April 17, 2012 / 8:24 PM / 7 years ago

IBM boosts outlook; revenue shortfall hits shares

(Reuters) - IBM’s revenue fell slightly short of Wall Street expectations, sending its shares down almost 2 percent in late trade even as the company beat quarterly profit expectations and boosted its 2012 earnings target on strong software demand.

The sign at the IBM facility near Boulder, Colorado is pictured in this September 8, 2009 file photograph. A unit of Toshiba Corp is in talks to buy IBM Corp's point-of-sale terminal business, which includes cash registers, a source familiar with the deal said on April 17, 2012. IBM shares gained 1.2 percent to $205.18 to lead the Dow. REUTERS/Rick Wilking/Files

International Business Machines, whose shares had closed up 2 percent on Tuesday, reported revenue of $24.7 billion — flat with the previous year and below analyst expectations for $24.78 billion, according to Thomson Reuters I/B/E/S.

The company, which has been shifting its focus from hardware to higher-margin services and software over the past decade, raised its full year target to at least $15 adjusted earnings per share on strong demand for its software services and growth in emerging markets.

Analysts had on average anticipated $14.94. IBM’s previous target was for at least $14.85.

Despite the share reaction, some investors were heartened by the strong guidance for the full year and IBM’s profit growth.

“I think the stock was priced for perfection,” said ISI Group analyst Brian Marshall. “Revenue was a little light relative to expectations. They did a good job on the bottom line. The guidance was good.”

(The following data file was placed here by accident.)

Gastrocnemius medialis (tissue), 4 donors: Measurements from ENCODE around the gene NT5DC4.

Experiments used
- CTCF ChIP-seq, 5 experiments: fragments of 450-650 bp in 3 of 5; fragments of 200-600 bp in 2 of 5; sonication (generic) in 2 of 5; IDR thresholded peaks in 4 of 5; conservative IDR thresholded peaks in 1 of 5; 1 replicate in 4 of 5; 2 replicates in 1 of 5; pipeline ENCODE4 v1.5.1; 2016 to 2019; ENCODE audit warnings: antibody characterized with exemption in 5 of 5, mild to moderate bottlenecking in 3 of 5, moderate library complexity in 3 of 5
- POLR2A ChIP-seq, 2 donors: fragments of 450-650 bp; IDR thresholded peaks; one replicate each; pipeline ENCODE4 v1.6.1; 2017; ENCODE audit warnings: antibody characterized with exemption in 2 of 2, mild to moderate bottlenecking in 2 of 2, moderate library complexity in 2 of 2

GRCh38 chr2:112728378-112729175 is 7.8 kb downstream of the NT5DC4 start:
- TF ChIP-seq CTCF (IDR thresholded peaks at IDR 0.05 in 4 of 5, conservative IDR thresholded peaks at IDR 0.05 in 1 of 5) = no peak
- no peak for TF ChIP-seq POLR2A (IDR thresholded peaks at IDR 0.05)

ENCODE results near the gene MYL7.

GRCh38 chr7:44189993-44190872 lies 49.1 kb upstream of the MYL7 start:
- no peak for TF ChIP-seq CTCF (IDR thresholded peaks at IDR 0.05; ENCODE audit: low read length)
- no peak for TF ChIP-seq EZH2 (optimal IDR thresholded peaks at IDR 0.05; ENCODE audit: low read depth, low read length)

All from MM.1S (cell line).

IBM’s Chief Financial Officer Mark Loughridge promised IBM would deliver revenue growth again in the second half of the year once it overcomes some obstacles in the second quarter such as currency headwinds and two challenging projects in Japan.

“I think stabilizing Japan in the second half and seeing the new announcement contribution from our hardware base of business, that’s going to be a significant dynamic,” Loughridge said on a call with analysts, adding that the challenges in Japan were “a bit of an anomaly”.

ISI’s Marshall said IBM was careful to pursue revenue that would also lead to margin growth.

“What they’re doing is maximizing their operating margins by making sure they’re not taking on revenue opportunities that aren’t going to give them high margins,” Marshall said.


Loughridge said the software business — IBM’s largest segment — had a strong quarter with revenue of $5.6 billion, up 5 percent and that its smallest unit, the systems and technology business, declined as expected, falling 7 percent.

In services, IBM said its IT consultancy unit GBS declined 2 percent mainly due to problems in Japan and little demand in the public sector, while demand for its infrastructure services grew 2 percent.

Asked about his expectations for Europe, Loughridge said it looked “pretty stable”, noting that growth in the United Kingdom and Spain was particularly strong.

Rival outsourcing company Accenture cheered investors last month by beating expectations on strong growth in Europe, especially after competitors such as Infosys and Cognizant had warned of lower IT spending due to the Eurozone debt crisis.

IBM also competes with business software makers Oracle Corp and SAP AG as well as computing giant Hewlett Packard.

IBM said earnings per share, excluding items, in the first three months of the year were $2.78 — beating average analysts’ earnings per share of $2.65. Net earnings rose 7 percent to $3.1 billion.

The company’s shares fell 2 percent to $203.50 in late trade after closing up 2 percent at $207.45 on New York Stock Exchange.

Additional reporting by Sinead Carew; Editing by Bernard Orr

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